Bigots want the right to discriminate. We must protest to stop them.

OPINION

April Holcombe from  Community Action For Rainbow Rights shares her fears about the proposed Religious Discrimination bill.

I remember the day, four years ago, when Australia voted overwhelmingly for a YES to equal marriage rights. The following evening, 10,000 of us marched in victory down Sydney’s Oxford Street. I remember the feeling of pride, of power. I had come to the big city straight from high school, in 2011, and came out as transgender. It was a very difficult time. Street harassment, physical intimidation and violence, job discrimination, and police harassment were part of my daily life.

Things have come a long way for transgender people in these 10 years. The marriage equality protests played a big role, emboldening LGBTI people and galvanising supporters. I know because I was in the thick of it. As soon as I came to Sydney, I joined the left-wing activists building the movement through Community Action for Rainbow Rights.

Our smashing victory in the Liberals’ plebiscite demolished the myth that homophobes were the ‘silent majority’. I never stood taller or prouder than the day we won. We did so much more than win marriage rights: we effected a social transformation in attitudes and values.

That is what the hard right has been desperately seeking to wind back ever since. A week after the YES victory, then Prime Minister Malcolm Turnbull appointed an “expert panel” to investigate religious freedom in Australia. It was a life raft for a rump of nasty bigots who should have been washed away for good.

This contemptible elite had used the party platform, the press, the police and the pulpit to violently oppress LGBTI people for decades. Now they have rebranded themselves as ‘mum and dad’ victims of a zealous gay lobby. Many on our side say a religious discrimination bill ought to be “a shield, and not a sword”. Yet the very terrain of the debate acts as both: a shield for Trumpian conservatives and powerful church hierarchies to hide behind while they sharpen the sword.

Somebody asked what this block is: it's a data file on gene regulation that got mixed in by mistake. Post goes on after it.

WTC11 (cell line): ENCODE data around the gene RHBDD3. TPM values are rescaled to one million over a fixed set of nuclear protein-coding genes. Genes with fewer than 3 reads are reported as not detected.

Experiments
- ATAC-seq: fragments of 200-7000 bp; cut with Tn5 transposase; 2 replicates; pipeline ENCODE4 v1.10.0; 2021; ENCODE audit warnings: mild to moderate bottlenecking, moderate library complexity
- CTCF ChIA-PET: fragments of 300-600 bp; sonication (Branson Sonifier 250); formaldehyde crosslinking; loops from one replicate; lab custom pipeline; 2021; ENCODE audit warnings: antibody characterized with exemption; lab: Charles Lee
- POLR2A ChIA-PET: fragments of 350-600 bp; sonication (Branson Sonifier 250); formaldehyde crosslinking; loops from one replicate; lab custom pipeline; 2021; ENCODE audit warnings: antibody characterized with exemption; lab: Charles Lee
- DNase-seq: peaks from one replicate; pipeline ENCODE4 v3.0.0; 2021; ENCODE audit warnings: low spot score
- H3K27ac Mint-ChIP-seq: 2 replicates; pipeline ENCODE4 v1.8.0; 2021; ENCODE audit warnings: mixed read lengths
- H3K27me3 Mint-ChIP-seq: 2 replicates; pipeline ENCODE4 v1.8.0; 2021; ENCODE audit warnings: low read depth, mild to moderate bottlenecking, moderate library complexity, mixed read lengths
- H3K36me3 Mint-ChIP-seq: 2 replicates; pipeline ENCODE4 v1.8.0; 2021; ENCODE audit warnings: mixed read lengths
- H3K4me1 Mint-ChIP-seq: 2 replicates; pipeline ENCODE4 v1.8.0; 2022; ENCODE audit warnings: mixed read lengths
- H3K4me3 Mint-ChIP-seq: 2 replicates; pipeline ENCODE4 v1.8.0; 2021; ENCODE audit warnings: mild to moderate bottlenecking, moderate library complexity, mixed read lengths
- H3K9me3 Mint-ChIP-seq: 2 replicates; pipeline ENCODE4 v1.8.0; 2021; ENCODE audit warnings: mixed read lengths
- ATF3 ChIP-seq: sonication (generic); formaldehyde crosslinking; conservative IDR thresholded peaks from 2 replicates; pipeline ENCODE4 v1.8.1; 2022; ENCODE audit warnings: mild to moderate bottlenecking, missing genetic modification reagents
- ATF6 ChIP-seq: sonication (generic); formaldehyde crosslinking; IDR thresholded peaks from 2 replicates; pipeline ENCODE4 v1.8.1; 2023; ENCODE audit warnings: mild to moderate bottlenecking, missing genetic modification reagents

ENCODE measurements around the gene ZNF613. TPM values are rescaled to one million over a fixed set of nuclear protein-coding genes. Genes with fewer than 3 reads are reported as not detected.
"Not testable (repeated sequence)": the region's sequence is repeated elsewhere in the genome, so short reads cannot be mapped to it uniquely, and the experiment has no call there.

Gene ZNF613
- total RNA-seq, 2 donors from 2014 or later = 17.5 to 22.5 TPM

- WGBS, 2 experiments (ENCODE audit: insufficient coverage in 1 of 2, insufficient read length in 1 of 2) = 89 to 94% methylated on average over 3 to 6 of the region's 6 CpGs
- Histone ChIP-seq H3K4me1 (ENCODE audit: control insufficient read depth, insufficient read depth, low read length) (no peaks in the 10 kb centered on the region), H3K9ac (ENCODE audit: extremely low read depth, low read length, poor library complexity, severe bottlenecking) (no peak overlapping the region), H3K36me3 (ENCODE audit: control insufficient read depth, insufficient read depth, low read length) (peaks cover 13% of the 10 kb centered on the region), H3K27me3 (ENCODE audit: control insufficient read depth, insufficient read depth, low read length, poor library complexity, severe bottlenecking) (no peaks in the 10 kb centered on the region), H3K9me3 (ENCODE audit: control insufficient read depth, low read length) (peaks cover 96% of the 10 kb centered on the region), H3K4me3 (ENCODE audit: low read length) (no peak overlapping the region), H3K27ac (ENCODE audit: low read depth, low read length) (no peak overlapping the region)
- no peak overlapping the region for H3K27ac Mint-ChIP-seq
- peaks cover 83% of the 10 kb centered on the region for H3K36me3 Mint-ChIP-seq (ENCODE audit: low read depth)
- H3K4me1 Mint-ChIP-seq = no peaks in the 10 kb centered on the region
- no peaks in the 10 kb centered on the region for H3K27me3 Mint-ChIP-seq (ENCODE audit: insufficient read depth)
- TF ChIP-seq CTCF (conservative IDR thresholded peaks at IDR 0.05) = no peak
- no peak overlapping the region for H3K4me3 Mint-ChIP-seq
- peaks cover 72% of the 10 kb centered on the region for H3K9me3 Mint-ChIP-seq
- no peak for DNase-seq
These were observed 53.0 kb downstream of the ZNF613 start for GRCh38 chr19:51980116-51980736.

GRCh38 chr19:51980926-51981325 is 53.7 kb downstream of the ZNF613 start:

The latest version of the bill drops some of the worst elements from the previous one. With more public opposition, we can and should defeat the bill entirely. Otherwise, it will override anti-discrimination law, and enable bigots to bully, harass and vilify unfettered, so long as it is their “religious opinion”.

It is not simply what the bill legalises, but the message it sends. It will be a green light for religious schools to “clean house”: the recent sackings of lesbian teachers Karen Pack and Steph Lentz will be the opening act of a hateful counteroffensive.

The effects will ripple out beyond religious institutions. For example, I am studying to be a high school teacher. Will public school principals protect transgender teachers from bigoted parents or students? Or will it be less trouble simply not to hire us if the latter keep complaining to a “Religious Freedom” Commissioner? What if the principal is a transphobe? Multiply this by every workplace in Australia.

If the bill passes, the conservative right will come for more. NSW One Nation leader Mark Latham’s “Parental Freedoms” bill would sack teachers who discuss transgender rights in school. Members of Labor and Liberal have both expressed support. The new NSW premier celebrated Trump’s election and thinks government welfare erodes the heterosexual nuclear family. Where the hell are we going? There are echoes here of the conservative backlash in the United States, where nearly every state legislature is debating anti-LGBTI proposals – and many are passing.

This opening battle of a right-wing culture war must be turned into a rout. Only public opposition in the streets will achieve that. The rich and powerful do not care about our opinion if it’s passive or expressed in private meeting. The Labor Party must also be shamed, not pleaded with, for its appalling silence and tacit support for the bill. YES in 2017 showed us that ideas can change. But the question now is: for better or worse? Will we keep advancing or let our enemies wind back the clock?

That is why Community Action for Rainbow Rights has called a big demonstration for Sunday 5 December in Sydney. We are bringing together many different organisations – LGBTI groups, trade unions, civil society and progressive faith bodies – to show the forces of bigotry that we shall not let them pass.

I’m not going back to the world I came out to ten years ago. My students will have a transgender teacher, and they will be free to be who they are.

Yet we’re not on a travelator. Standing still won’t take us forwards. If we want to protect what we’ve won, and keep building a better world, we must fight.

Details of the Sydney protest available here, and Brisbane’s protest on 4 December here.



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